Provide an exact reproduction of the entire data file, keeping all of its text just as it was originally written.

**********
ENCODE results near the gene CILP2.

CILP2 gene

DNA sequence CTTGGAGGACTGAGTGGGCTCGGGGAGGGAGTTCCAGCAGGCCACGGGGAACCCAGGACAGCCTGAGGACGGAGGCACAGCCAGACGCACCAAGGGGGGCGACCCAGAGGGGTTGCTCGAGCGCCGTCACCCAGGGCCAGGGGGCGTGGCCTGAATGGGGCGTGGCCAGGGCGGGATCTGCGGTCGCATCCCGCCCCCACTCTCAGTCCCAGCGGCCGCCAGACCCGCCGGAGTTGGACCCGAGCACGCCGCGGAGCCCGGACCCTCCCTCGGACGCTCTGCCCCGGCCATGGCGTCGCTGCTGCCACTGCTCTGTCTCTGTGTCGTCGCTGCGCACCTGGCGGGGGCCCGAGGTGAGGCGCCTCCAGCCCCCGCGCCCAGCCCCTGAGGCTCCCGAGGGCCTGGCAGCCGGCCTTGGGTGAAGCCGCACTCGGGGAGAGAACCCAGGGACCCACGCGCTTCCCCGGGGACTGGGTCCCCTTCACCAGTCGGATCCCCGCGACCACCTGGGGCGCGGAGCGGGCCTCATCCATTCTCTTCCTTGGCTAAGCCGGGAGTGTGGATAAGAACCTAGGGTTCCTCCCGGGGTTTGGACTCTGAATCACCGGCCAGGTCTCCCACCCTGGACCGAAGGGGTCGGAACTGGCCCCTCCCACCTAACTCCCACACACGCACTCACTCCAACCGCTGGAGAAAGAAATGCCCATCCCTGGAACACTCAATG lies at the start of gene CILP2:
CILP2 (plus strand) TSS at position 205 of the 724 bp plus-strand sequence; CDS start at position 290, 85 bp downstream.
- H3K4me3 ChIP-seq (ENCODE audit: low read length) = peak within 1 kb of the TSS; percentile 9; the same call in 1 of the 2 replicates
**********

ENCODE results near the gene CILP2.

CILP2 gene

DNA sequence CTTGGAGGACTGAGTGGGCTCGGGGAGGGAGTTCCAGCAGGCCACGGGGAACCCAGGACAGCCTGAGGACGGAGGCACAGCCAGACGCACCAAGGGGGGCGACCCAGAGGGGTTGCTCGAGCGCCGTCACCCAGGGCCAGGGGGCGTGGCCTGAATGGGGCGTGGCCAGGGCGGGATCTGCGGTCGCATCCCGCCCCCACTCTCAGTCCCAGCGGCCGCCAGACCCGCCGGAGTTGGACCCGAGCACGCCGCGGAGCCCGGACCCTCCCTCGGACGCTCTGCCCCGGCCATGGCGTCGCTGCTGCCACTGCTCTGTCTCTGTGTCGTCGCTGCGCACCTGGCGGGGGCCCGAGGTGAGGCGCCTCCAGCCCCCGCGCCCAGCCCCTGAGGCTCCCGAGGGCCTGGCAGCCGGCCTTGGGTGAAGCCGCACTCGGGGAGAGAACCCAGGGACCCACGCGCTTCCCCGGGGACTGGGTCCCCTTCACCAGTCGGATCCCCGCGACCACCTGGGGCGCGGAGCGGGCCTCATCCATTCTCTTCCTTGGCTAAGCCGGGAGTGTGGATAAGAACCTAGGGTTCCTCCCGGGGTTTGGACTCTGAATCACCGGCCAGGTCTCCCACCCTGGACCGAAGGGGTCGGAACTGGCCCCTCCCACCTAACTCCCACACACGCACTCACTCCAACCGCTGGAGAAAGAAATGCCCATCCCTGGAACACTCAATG lies at the start of gene CILP2:
CILP2 (plus strand) TSS at position 205 of the 724 bp plus-strand sequence; CDS start at position 290, 85 bp downstream.
- H3K4me3 ChIP-seq (ENCODE audit: low read length) = peak within 1 kb of the TSS; percentile 9; the same call in 1 of the 2 replicates